Weekly Roundup: Foreclosure auction, DOMA effects, climbing prices and rates, millennials, home offices, housing affordability and more

Have a great holiday week! No more posts until July 8.

Foreclosure auction scheduled for co-op in posh River House at end of 18-year legal battle

Metro area’s foreclosures down in April but still above national average

6.2 percent growth in construction spending expected during the year

End of DOMA produces real estate tax benefits for New Yorkers, of course others as well

Analysis of Manhattan prices, sales suggests they’re flatter than apparent in Q2

Actress sees black, not red, in sale of Greenwich Village duplex for $7.45 million

Comedian who played TV psychologist, hotel owner lists Bel Air home again at new lower price of $15.5 million

Peripatetic former Dateline anchor Continue reading

Dirk Zeller: All buyers have their misconceptions

Dirk Zeller

Author, speaker and all-around expert on  real estate, Dirk Zeller maintains that buyers invariably hold misconceptions about agents and the benefits of working them.

In the first of his two blog posts on the RealtyTimes site, he says that some buyers don’t think they need an agent.  Although lots of information is now available on the Internet, says Zeller, that’s not the same as receiving interpretation, analysis, counsel and protection.

Second, the writer argues against the belief in the minds of some buyers that they don’t need Continue reading

Don’t let home suffer humiliation of bad breath

If prospective buyers entering your home end up looking like this, you’ll have to admit you’ve got a problem. (Flickr photo by db2r)

Do you know whether your home smells?

Homeowners sometimes are unaware how offensive to others can be the pungency of Fluffy’s litter box.

In co-operatives, condominiums and rental buildings, the odors of cabbage or ethnic spices assaulting hallways and insinuating themselves through vents not only may irritate neighbors but also drive away prospective buyers as surely as Fluffy’s transgressions.

The mere sautéing of garlic, which is bound to linger in a cook’s apartment, easily penetrates public spaces and the disapproving nasal passages of anyone who traverses them.  And never mind what some perceive as the stench of tobacco smoke, especially from pipes and cigars, as a powerful disincentive to making an offer.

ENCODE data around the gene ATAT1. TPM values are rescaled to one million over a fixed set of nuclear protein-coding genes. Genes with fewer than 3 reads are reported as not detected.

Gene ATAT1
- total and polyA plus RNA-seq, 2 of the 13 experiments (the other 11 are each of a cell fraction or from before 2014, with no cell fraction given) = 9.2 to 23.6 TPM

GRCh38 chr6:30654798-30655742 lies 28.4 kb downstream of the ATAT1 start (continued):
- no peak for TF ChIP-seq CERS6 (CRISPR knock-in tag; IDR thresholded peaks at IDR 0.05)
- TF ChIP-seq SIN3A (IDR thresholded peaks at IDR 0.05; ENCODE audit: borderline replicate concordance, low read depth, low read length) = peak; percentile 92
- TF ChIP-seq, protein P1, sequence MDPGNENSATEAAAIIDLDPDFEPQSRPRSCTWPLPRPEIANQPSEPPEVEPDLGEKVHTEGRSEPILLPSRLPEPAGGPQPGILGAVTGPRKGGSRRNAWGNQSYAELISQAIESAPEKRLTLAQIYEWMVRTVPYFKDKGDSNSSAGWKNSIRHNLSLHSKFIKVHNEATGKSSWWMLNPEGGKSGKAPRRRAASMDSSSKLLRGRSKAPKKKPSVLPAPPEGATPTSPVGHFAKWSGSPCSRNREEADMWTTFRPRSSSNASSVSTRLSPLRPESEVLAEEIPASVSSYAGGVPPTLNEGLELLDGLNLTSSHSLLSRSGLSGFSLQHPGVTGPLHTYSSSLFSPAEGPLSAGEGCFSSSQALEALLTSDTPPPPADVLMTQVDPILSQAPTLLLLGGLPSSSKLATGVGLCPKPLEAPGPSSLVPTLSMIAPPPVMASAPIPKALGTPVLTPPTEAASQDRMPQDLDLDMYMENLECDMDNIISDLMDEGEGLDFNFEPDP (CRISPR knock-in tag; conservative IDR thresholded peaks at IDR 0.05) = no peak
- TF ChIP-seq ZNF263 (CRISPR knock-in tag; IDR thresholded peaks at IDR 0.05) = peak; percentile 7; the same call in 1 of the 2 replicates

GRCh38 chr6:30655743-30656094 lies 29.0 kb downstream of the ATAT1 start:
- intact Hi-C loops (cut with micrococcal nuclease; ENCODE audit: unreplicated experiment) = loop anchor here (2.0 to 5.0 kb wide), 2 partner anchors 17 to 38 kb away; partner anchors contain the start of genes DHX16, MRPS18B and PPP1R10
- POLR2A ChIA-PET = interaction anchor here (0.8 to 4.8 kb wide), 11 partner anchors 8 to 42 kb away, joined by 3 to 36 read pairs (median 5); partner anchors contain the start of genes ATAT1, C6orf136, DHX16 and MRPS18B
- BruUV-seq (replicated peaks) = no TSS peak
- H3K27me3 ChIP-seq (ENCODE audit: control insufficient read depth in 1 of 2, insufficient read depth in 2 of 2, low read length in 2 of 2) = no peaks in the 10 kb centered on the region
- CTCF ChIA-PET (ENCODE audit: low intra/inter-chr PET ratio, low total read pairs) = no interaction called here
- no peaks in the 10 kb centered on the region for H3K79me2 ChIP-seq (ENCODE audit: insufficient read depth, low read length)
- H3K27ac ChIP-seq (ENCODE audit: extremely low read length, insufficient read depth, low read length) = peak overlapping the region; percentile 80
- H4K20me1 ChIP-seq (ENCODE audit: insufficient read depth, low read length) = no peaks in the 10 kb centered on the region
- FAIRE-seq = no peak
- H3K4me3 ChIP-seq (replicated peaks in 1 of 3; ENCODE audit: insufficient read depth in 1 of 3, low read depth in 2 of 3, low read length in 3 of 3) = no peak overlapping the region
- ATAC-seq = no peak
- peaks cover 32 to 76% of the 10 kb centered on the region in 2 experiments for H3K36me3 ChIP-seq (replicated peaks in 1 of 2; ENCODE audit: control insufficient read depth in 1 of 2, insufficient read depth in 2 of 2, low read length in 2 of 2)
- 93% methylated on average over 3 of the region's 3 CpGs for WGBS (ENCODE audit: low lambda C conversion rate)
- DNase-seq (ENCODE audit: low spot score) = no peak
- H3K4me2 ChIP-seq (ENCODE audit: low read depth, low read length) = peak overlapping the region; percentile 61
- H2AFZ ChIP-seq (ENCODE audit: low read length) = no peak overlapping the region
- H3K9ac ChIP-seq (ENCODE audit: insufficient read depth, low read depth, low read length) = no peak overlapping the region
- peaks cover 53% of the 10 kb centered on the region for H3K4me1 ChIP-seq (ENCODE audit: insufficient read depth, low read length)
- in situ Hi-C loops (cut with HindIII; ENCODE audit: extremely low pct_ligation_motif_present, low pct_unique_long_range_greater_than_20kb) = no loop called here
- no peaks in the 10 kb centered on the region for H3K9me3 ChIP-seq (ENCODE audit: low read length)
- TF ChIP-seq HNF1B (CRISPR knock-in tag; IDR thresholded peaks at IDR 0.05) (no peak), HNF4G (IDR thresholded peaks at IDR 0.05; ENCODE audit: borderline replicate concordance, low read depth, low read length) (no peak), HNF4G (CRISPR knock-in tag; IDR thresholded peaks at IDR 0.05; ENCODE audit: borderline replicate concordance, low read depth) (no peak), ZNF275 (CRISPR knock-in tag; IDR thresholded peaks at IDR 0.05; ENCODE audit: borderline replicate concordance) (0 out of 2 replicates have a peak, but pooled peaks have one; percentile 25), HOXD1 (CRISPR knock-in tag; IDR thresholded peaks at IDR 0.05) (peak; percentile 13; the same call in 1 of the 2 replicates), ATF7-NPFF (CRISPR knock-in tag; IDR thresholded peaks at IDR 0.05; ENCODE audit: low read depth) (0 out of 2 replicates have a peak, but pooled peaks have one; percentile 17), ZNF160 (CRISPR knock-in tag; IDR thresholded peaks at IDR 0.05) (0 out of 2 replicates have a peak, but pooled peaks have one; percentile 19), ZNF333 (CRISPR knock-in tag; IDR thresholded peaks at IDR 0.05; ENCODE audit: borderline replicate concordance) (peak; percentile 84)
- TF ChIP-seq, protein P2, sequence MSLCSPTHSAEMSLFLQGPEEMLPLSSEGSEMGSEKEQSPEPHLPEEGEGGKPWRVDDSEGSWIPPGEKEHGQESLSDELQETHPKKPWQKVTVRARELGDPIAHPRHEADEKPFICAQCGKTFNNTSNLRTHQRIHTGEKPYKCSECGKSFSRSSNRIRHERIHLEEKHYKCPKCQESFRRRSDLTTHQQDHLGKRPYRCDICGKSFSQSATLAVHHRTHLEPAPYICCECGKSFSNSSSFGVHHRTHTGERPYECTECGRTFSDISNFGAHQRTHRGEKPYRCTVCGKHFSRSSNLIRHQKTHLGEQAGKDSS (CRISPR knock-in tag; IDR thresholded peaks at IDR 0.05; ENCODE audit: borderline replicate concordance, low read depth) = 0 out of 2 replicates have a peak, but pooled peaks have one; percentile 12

As for marijuana, I imagine approval or disgust may vary considerably according to the individual. Continue reading

Few phrases more chilling than ‘back on market’

Who is the seller and who, the buyer? (Flickr photo by Mr. van Meelen)

Few more words sound more ominous than “back on the market.”

They could mean that broker after broker couldn’t sell the property.

Or that a buyer withdrew after learning about nerve-wracking defects.

Or that the seller couldn’t stand the many months that the home was on the market with no taker and so elected to pause its marketing.

More charitable explanations also are possible.

Perhaps Continue reading

Weekly Roundup: New NYC stats, land paradox, easing rates, Fair Housing, search tool. . . more

All-cash dream can become all-consuming nightmare

WNYC investigation: System of appointing foreclosure referees operated with little oversight, rife with irregularities, dominated by political insiders

Signed contracts for $10 million-plus residential properties in Manhattan double the same time last year

Narrowest house, where Edna St. Vincent Millay lived, finds buyer at last

Rent board approves maximum increases  roughly double last year’s for stabilized apartments

Finding Hollywood home addresses of celebrities fast and easy

Grammy-winning saxophonist tries again to sell UWS townhouse, this time for $12 million

Comedic former TV talker sells Miami hacienda way below original ask of $20 million

Couple could be sleepless Continue reading

Auction of two Harlem buildings nets $6 million

Auctioneer Chuck Schcieifer spots a biddder.

Auctioneer Chuck Scheifer swivels and spots a bidder in packed room.

In a highly successful auction Wednesday of two Manhattan buildings that the state has declared surplus, taxpayers benefited with winning bids totaling $5.97 million.

An estimated 300 individuals jammed into the auction room on the eighth floor of the Adam Clayton Powell State Office Building on 125th Street to witness or participate in the sale.  There were 107 registered bidders, according to one official.

“Our goal is to get property on the tax rolls,” said the official, James P. Sproat, director of Real Estate Planning & Development in the Office of General Services.  “We’re satisfied that we’ve done the best for the taxpayers.”

Auctioneer Chuck Scheifer was less restrained: “I’m incredibly pleased and thrilled,” he allowed. “Fantastic.”

Immediately after successfully bidding on

Immediately after bidding successfully on 364 W. 119 St., the buyer (in blue shirt) and auctioneer converse.

First on the block was Continue reading

Sellers, most buyers are just as smart as you

(Flickr photo by Luciana Christante)

If you are putting your home on the market, chances are it has been a while since you have been a buyer.

In that event, you may well benefit from being reminded of tips that buyers would give you if asked. We can thank Trulia columnist Tara-Nicholle Nelson for gathering insights from her long experience on the search side of residential real estate.

Her post on the BusinessInsider site offers five observations (quoted verbatim) worth considering: Continue reading